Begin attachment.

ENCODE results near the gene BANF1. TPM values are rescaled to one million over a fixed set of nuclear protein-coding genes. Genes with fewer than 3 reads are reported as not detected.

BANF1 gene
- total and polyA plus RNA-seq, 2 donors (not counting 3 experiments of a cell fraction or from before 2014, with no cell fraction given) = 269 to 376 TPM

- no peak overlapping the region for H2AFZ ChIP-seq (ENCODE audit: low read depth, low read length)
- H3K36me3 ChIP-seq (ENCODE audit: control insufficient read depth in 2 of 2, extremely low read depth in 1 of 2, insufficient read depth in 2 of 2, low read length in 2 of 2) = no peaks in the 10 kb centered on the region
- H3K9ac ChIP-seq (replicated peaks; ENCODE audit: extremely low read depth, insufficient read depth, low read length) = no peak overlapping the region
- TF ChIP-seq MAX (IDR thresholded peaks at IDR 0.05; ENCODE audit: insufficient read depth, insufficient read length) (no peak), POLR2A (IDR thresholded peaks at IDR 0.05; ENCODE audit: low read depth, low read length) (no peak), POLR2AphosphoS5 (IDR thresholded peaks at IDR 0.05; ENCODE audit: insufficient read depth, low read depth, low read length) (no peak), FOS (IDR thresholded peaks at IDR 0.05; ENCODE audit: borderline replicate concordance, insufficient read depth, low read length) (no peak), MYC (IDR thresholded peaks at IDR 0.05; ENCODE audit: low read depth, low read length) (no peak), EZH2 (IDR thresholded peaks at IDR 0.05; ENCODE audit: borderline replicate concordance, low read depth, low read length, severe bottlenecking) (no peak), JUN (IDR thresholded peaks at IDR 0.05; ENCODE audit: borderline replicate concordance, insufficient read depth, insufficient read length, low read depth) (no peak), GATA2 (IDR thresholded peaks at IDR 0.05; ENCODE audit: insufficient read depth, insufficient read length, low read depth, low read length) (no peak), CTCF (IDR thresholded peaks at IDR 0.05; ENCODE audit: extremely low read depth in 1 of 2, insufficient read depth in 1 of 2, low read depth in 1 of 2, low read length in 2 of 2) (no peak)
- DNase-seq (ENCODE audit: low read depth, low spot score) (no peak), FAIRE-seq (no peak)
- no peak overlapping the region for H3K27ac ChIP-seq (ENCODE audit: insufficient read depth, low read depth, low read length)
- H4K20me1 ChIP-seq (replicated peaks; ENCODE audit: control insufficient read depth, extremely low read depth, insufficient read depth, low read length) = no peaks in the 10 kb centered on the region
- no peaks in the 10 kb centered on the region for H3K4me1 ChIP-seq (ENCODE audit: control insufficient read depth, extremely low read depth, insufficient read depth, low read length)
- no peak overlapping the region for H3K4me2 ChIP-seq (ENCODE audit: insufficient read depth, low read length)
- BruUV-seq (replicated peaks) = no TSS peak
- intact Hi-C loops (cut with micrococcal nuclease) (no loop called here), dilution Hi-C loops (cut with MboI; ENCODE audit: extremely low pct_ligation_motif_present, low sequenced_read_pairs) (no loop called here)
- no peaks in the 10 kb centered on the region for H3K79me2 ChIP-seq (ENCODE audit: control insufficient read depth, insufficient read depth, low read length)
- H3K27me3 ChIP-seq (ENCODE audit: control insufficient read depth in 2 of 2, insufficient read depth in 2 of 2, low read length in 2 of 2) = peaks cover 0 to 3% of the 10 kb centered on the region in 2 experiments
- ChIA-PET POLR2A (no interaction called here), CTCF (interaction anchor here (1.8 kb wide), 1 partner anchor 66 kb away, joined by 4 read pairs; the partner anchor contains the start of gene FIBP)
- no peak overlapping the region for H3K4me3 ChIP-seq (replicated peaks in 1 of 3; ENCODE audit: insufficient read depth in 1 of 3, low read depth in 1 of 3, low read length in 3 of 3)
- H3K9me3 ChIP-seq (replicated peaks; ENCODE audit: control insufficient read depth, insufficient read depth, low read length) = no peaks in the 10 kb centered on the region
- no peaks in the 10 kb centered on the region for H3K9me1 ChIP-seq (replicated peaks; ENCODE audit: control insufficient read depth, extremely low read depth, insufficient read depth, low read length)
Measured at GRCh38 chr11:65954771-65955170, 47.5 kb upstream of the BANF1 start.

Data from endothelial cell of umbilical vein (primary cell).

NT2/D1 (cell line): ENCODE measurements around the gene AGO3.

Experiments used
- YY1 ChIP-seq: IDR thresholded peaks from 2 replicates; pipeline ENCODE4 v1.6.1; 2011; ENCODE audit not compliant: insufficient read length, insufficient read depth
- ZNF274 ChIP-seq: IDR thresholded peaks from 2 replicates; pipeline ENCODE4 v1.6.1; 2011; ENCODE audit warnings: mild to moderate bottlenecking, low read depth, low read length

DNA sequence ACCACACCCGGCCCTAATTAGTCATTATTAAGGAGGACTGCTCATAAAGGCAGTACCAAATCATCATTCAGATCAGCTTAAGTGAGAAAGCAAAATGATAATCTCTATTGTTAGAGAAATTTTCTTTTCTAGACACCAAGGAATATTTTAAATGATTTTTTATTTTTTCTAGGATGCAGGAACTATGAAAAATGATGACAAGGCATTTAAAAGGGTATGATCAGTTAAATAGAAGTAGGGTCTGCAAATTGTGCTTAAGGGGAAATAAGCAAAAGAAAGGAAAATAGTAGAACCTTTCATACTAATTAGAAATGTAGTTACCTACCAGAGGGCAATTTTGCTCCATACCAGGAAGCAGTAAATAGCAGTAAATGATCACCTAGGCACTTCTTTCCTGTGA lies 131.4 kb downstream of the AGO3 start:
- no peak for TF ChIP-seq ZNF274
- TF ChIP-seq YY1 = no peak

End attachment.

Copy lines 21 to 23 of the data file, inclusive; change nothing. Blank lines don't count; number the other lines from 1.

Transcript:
Measured at GRCh38 chr11:65954771-65955170, 47.5 kb upstream of the BANF1 start.

Data from endothelial cell of umbilical vein (primary cell).

NT2/D1 (cell line): ENCODE measurements around the gene AGO3.